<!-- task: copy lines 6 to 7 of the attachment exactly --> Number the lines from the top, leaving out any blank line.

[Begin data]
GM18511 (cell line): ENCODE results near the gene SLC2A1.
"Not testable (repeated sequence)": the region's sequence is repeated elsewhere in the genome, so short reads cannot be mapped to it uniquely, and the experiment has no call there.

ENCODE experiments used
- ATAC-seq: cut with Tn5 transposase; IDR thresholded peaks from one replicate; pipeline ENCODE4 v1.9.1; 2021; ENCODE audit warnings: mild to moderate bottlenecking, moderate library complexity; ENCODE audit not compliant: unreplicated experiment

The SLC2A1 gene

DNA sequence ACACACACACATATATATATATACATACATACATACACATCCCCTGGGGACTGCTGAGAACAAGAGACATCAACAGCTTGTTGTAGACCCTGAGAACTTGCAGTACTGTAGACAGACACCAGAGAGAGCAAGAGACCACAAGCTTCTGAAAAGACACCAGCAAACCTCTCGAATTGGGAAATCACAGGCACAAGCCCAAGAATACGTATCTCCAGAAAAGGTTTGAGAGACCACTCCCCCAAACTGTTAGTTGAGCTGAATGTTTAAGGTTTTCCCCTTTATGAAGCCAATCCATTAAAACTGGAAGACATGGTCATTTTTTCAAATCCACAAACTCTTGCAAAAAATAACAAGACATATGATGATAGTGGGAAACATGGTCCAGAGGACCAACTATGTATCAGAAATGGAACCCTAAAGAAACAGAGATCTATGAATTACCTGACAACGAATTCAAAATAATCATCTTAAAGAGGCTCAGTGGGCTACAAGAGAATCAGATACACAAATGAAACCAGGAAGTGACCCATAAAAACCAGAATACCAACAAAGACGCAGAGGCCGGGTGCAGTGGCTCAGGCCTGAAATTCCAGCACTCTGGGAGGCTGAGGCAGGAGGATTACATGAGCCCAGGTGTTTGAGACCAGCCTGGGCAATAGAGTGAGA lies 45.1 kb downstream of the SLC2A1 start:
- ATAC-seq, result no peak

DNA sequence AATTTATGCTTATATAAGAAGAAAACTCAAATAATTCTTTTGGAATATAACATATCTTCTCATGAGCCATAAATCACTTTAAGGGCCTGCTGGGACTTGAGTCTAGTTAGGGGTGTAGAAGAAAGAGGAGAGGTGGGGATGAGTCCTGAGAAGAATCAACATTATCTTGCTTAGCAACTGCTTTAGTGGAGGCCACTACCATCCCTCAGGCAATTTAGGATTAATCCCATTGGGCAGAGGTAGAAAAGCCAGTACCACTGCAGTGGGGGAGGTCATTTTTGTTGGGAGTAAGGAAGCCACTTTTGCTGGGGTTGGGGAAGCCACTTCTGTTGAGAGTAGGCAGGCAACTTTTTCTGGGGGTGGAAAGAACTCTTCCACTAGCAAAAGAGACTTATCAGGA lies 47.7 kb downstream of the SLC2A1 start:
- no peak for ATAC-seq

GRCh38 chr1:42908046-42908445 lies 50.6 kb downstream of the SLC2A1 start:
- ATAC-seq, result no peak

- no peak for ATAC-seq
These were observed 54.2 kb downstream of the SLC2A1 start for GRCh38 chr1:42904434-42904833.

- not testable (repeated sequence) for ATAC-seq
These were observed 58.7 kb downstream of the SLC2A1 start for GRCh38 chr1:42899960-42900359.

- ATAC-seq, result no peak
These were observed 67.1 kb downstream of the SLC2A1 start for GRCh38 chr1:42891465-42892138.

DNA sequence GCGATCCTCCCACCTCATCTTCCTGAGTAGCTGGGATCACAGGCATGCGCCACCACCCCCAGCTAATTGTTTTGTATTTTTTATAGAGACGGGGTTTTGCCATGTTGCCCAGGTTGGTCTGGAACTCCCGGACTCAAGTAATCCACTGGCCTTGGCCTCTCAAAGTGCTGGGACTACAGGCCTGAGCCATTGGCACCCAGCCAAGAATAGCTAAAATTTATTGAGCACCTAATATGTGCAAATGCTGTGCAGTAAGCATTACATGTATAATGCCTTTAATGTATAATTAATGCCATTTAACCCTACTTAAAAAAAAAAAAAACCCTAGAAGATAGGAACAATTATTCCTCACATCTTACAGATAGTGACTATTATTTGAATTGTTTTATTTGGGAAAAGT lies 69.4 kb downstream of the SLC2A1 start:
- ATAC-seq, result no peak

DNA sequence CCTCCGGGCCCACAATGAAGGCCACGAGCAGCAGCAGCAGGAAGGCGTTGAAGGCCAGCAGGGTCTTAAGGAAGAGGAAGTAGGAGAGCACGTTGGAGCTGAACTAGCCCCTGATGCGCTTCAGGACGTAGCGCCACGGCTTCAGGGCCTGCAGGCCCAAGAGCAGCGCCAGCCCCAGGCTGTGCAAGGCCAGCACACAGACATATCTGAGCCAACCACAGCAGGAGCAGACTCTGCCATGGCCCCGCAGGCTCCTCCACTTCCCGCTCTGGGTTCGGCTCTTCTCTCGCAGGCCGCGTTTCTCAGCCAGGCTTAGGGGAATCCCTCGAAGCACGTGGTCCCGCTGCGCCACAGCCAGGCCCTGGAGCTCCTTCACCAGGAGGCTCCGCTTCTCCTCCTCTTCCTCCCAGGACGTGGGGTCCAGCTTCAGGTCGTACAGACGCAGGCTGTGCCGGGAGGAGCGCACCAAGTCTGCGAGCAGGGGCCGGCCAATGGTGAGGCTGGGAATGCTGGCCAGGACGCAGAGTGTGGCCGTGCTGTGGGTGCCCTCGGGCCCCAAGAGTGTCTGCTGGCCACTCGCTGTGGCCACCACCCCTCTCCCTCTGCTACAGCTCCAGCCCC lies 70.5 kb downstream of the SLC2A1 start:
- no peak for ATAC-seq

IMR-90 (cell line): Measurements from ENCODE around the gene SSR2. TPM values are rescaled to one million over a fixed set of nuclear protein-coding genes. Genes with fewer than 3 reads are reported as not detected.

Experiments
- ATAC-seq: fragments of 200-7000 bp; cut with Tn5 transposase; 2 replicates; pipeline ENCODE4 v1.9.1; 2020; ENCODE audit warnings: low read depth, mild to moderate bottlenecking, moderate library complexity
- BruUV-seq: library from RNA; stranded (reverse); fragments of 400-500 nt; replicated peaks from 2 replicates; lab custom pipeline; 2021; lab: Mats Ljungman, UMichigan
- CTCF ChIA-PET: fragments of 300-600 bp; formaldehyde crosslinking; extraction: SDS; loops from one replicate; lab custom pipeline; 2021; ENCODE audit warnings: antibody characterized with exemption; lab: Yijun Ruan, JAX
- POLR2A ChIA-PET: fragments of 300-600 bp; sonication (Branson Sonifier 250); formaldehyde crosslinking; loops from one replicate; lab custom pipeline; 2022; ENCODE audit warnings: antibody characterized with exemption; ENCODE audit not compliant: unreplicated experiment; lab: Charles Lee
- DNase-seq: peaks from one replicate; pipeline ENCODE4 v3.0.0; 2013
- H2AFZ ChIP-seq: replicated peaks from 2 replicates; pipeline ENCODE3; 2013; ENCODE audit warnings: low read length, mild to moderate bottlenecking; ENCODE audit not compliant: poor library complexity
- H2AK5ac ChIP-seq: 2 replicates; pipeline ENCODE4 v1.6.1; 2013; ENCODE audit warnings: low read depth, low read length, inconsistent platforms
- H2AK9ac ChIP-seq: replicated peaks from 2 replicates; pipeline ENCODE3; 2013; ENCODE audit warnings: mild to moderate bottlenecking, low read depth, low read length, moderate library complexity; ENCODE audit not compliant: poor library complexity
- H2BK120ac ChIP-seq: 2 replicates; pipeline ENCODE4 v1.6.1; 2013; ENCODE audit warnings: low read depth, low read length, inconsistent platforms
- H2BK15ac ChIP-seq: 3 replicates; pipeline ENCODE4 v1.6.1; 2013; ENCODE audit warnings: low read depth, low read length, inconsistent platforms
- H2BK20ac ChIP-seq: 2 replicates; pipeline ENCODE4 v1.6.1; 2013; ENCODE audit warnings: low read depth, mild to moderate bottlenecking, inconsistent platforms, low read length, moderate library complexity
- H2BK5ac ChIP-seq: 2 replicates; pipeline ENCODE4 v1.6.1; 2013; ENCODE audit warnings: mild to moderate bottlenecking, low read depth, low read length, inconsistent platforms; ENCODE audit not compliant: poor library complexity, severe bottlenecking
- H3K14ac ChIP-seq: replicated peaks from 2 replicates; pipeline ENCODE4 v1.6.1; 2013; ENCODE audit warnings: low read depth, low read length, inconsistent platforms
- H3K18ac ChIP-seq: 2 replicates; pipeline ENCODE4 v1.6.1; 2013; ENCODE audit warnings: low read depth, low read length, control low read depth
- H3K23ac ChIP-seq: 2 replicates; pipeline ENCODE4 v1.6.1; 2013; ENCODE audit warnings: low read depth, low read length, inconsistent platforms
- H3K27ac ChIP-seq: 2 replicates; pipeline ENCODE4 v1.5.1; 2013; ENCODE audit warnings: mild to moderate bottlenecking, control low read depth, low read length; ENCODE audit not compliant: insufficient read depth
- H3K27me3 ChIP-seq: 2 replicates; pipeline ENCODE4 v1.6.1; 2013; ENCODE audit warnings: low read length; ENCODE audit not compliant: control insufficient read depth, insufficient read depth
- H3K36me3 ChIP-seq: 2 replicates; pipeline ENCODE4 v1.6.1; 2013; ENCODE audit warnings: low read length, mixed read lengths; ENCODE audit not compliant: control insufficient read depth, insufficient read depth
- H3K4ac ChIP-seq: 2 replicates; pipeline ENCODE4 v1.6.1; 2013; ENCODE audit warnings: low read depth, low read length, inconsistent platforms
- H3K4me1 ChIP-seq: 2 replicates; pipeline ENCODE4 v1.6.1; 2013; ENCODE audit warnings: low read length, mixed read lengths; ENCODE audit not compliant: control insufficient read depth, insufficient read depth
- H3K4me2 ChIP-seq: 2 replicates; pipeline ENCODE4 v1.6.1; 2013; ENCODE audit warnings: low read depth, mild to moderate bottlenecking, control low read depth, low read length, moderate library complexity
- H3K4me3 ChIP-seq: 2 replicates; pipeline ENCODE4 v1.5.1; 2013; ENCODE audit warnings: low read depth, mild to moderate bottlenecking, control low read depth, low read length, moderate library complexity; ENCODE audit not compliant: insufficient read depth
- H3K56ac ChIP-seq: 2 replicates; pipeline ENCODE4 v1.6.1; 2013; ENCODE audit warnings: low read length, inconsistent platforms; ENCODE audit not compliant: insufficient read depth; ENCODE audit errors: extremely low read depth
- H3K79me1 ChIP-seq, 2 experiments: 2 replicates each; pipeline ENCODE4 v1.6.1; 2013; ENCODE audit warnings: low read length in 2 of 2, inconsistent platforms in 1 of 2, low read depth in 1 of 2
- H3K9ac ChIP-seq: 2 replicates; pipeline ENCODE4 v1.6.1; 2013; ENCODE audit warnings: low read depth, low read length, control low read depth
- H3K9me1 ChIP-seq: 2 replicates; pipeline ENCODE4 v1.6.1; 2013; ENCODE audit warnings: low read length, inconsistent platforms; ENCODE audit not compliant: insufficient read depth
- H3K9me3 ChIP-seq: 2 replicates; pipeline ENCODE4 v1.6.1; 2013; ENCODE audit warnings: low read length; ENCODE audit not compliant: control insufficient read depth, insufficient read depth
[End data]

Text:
DNA sequence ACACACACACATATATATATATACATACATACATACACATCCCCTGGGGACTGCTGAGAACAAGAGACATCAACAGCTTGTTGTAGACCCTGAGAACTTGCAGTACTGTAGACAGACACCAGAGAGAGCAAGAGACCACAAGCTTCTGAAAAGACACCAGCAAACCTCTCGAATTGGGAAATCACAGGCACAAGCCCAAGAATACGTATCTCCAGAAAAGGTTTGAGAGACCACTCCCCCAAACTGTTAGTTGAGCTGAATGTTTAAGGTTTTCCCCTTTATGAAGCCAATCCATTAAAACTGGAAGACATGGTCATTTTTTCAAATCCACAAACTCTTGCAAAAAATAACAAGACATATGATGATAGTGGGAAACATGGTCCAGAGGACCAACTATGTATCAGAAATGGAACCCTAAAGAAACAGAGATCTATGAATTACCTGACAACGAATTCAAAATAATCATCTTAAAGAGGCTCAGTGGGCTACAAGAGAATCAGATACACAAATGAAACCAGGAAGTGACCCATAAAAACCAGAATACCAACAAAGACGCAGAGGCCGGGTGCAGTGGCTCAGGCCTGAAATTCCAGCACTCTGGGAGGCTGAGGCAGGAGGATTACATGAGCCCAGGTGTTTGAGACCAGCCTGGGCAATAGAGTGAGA lies 45.1 kb downstream of the SLC2A1 start:
- ATAC-seq, result no peak